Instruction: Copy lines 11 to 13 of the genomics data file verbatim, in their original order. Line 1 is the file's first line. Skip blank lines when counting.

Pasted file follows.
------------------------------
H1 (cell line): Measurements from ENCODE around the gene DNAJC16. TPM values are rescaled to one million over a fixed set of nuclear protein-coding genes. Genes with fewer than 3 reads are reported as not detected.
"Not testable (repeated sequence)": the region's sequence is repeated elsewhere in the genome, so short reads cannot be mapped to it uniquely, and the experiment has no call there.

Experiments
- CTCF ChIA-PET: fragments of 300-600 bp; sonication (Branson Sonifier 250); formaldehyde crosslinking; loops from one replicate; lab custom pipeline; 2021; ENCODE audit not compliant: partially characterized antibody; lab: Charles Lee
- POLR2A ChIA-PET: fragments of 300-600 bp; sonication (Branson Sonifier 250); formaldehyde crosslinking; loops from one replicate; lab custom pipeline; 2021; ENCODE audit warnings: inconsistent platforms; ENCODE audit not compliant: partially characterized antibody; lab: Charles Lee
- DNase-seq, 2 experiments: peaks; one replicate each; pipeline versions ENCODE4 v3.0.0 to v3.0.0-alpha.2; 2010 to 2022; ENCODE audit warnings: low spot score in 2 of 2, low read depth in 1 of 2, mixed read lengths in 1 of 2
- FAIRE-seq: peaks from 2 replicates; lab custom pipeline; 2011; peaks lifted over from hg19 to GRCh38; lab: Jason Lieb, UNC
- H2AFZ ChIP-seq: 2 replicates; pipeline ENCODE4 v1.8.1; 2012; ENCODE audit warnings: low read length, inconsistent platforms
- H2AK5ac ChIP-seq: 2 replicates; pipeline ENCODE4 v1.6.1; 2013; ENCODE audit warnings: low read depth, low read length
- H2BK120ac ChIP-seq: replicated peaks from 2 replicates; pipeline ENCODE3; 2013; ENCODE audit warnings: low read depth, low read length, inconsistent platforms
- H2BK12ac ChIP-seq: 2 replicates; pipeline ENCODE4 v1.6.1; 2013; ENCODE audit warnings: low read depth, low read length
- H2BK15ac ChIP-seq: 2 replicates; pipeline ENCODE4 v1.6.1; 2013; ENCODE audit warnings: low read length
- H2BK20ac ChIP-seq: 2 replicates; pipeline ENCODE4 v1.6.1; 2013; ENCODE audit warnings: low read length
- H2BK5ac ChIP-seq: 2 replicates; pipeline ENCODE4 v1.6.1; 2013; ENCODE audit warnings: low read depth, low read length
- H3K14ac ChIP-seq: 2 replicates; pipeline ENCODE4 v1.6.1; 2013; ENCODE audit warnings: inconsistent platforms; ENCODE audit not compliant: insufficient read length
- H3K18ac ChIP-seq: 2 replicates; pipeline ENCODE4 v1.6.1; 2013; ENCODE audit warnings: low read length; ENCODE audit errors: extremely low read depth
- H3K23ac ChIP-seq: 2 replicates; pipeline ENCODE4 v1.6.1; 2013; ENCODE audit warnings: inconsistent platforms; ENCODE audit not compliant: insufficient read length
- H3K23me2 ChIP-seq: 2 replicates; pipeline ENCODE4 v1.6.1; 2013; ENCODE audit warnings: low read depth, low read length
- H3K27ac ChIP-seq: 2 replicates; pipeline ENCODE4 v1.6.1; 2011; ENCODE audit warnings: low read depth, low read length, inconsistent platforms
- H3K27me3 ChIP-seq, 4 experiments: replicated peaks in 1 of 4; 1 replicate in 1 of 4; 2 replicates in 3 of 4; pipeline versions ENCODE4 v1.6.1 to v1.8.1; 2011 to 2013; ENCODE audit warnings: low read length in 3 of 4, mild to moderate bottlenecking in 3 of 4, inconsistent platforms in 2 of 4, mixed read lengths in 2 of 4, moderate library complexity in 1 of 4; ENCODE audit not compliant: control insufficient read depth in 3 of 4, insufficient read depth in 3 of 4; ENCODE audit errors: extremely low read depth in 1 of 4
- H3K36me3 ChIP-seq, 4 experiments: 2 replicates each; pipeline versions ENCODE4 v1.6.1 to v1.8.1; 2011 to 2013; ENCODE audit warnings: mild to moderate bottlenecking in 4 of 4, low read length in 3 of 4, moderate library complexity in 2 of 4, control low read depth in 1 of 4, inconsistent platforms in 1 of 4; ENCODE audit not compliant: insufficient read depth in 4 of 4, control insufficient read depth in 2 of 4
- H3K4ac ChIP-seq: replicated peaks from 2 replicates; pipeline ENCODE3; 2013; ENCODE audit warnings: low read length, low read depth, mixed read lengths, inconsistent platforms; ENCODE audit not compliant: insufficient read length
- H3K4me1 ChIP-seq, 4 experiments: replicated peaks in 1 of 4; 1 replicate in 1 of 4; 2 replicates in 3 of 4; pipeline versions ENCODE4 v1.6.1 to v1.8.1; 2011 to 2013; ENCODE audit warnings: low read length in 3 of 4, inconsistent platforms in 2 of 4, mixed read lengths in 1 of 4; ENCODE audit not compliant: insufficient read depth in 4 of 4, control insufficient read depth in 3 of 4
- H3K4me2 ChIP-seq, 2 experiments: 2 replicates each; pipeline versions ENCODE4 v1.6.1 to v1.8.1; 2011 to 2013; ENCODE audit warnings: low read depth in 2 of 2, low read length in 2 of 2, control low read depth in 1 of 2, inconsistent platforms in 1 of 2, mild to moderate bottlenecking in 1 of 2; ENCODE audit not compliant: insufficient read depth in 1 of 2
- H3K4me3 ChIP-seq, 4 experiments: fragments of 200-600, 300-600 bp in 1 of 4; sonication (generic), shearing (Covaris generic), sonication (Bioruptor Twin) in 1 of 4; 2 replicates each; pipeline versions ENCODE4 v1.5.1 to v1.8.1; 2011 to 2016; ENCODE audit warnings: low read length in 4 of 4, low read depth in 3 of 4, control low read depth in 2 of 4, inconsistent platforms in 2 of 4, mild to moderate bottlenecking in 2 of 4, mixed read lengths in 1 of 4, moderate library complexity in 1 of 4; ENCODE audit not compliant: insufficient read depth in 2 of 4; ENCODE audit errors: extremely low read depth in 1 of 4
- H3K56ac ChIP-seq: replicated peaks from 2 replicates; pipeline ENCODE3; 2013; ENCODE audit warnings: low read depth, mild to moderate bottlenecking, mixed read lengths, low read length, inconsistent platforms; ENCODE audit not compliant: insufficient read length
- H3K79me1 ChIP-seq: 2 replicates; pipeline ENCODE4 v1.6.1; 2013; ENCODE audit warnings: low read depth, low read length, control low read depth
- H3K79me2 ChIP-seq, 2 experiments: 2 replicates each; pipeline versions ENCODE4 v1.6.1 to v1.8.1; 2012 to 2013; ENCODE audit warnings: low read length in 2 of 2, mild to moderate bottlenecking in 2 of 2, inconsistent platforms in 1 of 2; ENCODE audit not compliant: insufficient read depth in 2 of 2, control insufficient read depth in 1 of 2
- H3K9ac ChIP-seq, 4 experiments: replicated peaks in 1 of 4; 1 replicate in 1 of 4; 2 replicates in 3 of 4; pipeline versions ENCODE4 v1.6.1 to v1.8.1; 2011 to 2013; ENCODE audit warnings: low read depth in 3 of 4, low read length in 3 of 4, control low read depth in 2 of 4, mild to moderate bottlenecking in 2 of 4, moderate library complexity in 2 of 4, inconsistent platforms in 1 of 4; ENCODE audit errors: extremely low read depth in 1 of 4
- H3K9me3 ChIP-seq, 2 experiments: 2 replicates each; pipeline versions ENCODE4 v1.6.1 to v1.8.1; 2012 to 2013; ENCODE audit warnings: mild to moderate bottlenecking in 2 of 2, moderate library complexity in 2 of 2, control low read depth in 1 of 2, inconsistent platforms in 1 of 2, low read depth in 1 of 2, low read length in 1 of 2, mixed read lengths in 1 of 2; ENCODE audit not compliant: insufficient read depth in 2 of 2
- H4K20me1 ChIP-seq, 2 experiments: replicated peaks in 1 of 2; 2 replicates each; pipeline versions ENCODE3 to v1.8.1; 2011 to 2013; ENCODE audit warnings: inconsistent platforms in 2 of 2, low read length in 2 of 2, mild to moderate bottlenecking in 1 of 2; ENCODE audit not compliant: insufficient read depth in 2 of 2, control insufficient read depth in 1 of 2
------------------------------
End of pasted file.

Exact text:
- H2BK12ac ChIP-seq: 2 replicates; pipeline ENCODE4 v1.6.1; 2013; ENCODE audit warnings: low read depth, low read length
- H2BK15ac ChIP-seq: 2 replicates; pipeline ENCODE4 v1.6.1; 2013; ENCODE audit warnings: low read length
- H2BK20ac ChIP-seq: 2 replicates; pipeline ENCODE4 v1.6.1; 2013; ENCODE audit warnings: low read length